painting - Gettysburg Cyclorama

painting - Gettysburg Cyclorama
Photograph by Risageron Flickr.

It was removed for restoration work and the exhibition was reopened September 2008 in the new Gettysburg National Park Museum painting Gettysburg Cyclorama and Visitor Center. From its opening until 1892, approximately 200,000 people viewed the painting. In 1891, the Boston cyclorama, housed in painting the Cyclorama Building, was exchanged temporarily with the cyclorama Crucifixion of Christ On September 3, 1912, ground was broken for a new cyclorama building on Baltimore Street in Gettysburg, on Cemetery Hill (on the site of the present day Holiday Inn), painting Sofa painting near the entrance to the Soldiers National Cemetery.

The university sold the painting in 2007 to an anonymous group of Raleigh, North Carolina, investors. The location of the fourth version, originally exhibited in Brooklyn, is unknown. The painting is the work of French artist Paul Dominique Philippoteaux.

The painting is a cyclorama, a type of 360° cylindrical painting. It depicts Pickett s Charge , the failed infantry assault that was the climax of the Battle of Gettysburg.

The painting has been appraised at a value of US$5.5 million, but the value of the sale remains unknown. Coordinates: 39°49′01″N 77°14′01″W / 39.8170°N 77.2336°W / 39.8170; -77.2336 Photos: Civil War and Underground Railroad Museum · National Civil War Museum . Willoughby to commission a second version, which opened in Boston, Massachusetts, on December 22, 1884.

The third version, exhibited in Philadelphia, is known to have been destroyed. The proposed demolition of the old Cyclorama building in Ziegler s Grove has been a source of some controversy among history and architecture buffs, who oppose the destruction of the modernist structure designed by architect Richard Neutra. The original Chicago work went on a tour of eight cities before returning to Chicago in 1933 where it was displayed at the World s Fair. The painting has, for the most part, remained rolled up since 1933, though it was donated by King to Wake Forest University upon his death in 1996.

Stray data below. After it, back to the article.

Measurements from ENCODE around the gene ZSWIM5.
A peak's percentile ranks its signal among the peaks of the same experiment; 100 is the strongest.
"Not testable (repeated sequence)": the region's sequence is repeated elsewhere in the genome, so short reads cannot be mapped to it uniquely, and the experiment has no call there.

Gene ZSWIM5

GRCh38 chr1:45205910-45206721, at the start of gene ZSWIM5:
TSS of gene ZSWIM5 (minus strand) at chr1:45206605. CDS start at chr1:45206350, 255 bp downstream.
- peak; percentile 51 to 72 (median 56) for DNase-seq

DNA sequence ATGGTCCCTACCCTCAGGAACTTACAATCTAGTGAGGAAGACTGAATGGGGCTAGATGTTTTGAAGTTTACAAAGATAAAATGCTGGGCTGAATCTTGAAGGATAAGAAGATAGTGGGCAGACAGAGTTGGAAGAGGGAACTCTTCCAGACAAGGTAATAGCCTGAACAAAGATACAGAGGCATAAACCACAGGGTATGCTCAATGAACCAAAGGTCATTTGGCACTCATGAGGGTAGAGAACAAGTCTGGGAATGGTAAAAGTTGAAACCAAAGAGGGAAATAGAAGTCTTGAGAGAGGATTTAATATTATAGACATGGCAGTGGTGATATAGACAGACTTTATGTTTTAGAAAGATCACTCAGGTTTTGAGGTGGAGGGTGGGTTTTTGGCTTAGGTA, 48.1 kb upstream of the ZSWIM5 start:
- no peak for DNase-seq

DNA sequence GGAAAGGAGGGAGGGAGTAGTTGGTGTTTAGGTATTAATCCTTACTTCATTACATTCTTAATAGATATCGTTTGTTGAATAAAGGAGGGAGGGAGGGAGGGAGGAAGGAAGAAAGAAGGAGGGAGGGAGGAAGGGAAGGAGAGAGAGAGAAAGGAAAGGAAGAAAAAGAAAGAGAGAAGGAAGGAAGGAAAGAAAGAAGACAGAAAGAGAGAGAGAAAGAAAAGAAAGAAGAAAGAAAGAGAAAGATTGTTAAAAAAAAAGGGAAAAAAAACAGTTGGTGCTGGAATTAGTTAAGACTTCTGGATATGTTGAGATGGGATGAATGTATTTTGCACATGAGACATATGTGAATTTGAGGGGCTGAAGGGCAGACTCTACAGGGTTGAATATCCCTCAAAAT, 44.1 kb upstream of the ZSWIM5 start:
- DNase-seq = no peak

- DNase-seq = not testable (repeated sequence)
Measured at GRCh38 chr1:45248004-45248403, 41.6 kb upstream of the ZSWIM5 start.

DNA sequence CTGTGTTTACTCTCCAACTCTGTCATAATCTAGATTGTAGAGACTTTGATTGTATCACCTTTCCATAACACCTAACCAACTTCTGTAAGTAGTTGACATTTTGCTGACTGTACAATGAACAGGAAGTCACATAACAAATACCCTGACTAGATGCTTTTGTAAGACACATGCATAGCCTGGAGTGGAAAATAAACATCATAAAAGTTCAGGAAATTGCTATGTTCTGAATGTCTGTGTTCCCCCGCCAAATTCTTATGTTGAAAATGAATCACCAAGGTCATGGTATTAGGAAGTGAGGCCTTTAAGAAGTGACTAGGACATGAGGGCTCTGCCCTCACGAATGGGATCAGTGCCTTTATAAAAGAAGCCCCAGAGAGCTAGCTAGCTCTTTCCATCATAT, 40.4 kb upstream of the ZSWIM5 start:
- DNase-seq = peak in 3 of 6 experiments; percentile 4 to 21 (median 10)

It opened to the public in 1913, in time for the 50th anniversary of the battle, once again displayed as a full circular painting, rather than in sections. The Battle of Gettysburg, also known as the Gettysburg Cyclorama, is a cyclorama painting by the French artist Paul Philippoteaux depicting Pickett s Charge , the climactic Confederate attack on the Union forces during the Battle of Gettysburg on July 3, 1863.

Other successful works included Taking of Plevna (Turko-Russian War), the Passage of the Balkans, The Belgian Revolution of 1830, Attack in the Park, The Battle of Kars, The Battle of Tel-el-Kebir, and the Derniere Sortie. Philippoteaux enlisted a team of five assistants, including his father until his death, to create the final work. The work opened to the public in Chicago on October 22, 1883, to critical acclaim. The Chicago exhibition was sufficiently successful to prompt businessman Charles L. Among the sites documented in the painting are Cemetery Ridge, the Angle, and the High-water mark of the Confederacy . Philippoteaux became interested in cycloramas and, in collaboration with his father, created The Defence of the Fort d Issy in 1871.

The intended effect is to immerse the viewer in the scene being depicted, often with the addition of foreground models and life-sized replicas to enhance the illusion. The Boston cyclorama was purchased by the National Park Service in 1942, and moved to a site on Ziegler s Grove near the new Visitor s Center in 1961, after a second round of restoration. The exhibition remained open to the public until 2005, when it was closed for a third restoration. The painting restoration was accompanied by the construction of a facility to house the painting, the new Gettysburg Museum and Visitor Center on Hunt Avenue, located away from any areas in which fighting occurred in 1863.

The restored Cyclorama exhibition was reopened to the public in September 2008. The unheated, leaky brick building took a further toll on the condition of the painting.

It was rediscovered in 1965 and purchased by a group of North Carolina investors in 2007 for an undisclosed amount. Until November 2005, the second painting, originally exhibited in the Cyclorama Building in Boston, was on display at the Gettysburg National Military Park.

Four versions were painted, two of which are among the last surviving cycloramas in the United States. The first version of the painting, completed in 1883 and originally exhibited in Chicago, was lost for some time.